Tuesday, June 05, 2007

Driver culture-Just in time not what is used to be!

A year ago the hours that truck drivers can drive was changed so that 10 hours per day working is what they are allowed. This includes waiting time loading and unloading; delays in traffic meals and bathroom breaks.

Prior to this time they were allowed 13 hours driving exclusive of all other details.

This means a trip from Edmonton or Calgary to Winnipeg which for years was a next day delivery has been changed to a 2 nd day delivery from Edmonton and a 3 day delivery from Calgary. Other points are in proportion the shorter hours allowed being recognized.

Another nuance evolved. If the drivers were cut down to a days work as are most people, why do they have to spend their work time driving at night? Yes, this evolution moved forward slowly. Because the loads were needed in he mornings to start unloading, The bulk of trucks just arriving would be looking for loads back out in effect turning the industry into a daylight driving only. If loads are ready at 6 PM which, under old rules would be okay, they are simply too late,

A 6PM load out would mean a driver, now attuned to daylight driving would only get a short distance down the highway and he or she would have to shut it down for sleep because they are tired or because their hours have run out.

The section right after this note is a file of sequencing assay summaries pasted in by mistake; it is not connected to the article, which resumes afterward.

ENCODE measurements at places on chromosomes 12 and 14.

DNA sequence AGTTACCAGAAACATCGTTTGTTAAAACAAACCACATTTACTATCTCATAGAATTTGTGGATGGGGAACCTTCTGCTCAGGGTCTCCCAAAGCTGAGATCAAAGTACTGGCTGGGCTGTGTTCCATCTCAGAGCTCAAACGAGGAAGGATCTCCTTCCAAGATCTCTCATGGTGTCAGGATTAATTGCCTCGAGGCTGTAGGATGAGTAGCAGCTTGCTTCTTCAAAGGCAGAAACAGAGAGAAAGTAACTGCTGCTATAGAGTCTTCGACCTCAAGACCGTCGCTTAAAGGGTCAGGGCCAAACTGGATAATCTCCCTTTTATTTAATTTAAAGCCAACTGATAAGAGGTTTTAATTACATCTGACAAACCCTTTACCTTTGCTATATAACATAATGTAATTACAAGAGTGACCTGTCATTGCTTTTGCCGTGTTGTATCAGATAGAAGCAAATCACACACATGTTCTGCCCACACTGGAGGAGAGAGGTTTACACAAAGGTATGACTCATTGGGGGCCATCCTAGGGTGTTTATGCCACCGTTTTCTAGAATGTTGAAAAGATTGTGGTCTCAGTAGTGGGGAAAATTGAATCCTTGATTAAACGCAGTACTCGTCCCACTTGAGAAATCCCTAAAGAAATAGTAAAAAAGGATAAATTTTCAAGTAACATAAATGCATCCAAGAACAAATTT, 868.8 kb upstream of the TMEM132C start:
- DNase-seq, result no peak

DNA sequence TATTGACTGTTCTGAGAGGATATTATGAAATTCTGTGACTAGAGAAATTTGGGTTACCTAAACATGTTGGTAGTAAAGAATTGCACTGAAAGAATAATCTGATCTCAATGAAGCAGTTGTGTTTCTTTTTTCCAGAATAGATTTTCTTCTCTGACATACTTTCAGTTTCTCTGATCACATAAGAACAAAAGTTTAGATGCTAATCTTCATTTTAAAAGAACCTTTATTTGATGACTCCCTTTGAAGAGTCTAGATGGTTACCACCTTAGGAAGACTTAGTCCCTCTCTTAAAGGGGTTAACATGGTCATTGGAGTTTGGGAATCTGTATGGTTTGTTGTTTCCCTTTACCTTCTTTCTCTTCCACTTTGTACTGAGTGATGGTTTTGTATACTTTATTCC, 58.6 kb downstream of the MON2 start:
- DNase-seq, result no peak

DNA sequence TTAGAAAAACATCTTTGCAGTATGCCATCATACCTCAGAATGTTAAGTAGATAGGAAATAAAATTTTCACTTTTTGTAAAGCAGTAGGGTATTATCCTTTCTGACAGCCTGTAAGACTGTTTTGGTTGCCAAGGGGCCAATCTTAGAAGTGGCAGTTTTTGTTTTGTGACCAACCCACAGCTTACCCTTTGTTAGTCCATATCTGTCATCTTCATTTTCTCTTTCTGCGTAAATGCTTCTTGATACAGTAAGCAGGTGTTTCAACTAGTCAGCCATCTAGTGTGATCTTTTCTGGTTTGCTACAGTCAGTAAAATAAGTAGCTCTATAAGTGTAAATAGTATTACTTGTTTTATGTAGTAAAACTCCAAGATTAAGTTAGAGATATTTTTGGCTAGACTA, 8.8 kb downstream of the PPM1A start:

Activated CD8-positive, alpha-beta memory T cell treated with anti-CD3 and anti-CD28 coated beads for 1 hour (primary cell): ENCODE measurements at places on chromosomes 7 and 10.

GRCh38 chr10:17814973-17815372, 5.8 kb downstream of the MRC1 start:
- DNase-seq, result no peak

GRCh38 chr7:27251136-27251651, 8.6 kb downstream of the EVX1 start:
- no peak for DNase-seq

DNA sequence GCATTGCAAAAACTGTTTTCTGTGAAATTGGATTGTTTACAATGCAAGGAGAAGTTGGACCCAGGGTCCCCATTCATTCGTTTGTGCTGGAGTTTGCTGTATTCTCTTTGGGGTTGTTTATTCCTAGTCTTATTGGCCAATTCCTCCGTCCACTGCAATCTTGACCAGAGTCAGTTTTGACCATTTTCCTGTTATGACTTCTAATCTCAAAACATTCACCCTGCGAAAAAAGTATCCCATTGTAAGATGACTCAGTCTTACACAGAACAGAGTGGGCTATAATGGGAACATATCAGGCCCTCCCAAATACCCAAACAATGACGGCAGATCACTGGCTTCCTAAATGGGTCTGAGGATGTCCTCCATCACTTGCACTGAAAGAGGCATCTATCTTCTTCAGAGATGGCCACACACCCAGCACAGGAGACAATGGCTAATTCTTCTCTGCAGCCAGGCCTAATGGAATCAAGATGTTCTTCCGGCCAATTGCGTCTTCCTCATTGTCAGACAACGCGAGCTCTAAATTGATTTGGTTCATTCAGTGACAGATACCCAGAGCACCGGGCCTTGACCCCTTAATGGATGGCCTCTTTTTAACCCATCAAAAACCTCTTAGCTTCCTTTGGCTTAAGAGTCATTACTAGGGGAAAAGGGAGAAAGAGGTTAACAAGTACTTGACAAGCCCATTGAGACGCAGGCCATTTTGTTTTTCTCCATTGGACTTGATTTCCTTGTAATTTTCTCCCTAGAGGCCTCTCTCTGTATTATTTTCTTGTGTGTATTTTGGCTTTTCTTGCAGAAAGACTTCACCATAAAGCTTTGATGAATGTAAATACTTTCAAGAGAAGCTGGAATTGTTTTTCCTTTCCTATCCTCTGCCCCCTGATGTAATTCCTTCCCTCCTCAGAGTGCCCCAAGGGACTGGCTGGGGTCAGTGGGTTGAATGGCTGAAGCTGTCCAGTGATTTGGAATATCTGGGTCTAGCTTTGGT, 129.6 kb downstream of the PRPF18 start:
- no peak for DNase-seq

The “enlightened driver culture” is now in place.

Along with this culture of real people working in daylight came the thought that it would be nice to take a summer holiday. Now, across Canada as never before drivers are booking off for a week or two holidays in the busiest part of the year instead of waiting for slack time.

Loads are not delivered or delayed greatly.

Some companies have taken a very hard line with their drivers trying to keep them behind the wheel. By coaxing or threatening they attempt to keep the driver moving there-by shelving their holiday wants. Many of these situations are resolved very badly with the truck abandoned at a far off point and the driver is flying home to keep his holiday wishes.

Yes, times just got a whole lot better for drivers and, that is not a bad thing. On the other hand industries depending on the just in time inventories delivered by trucks are going to have to re think their plans. That means more inventories and less just in time demands.

The 'get it there overnight' scenario offered over the years is no longer valid.

These laws do not cover trucks that do not cross a provincial boundary. Hence trucks in the oil service-supply business can pretty well run a driver 24 hours a day and, they do. Big bucks in the pockets of those drivers which is not in it self a bad thing . They often have to travel at night when there is frost in the ground. In their world delivery time and condition is everything!

John Clark
cyberclark@shaw.ca
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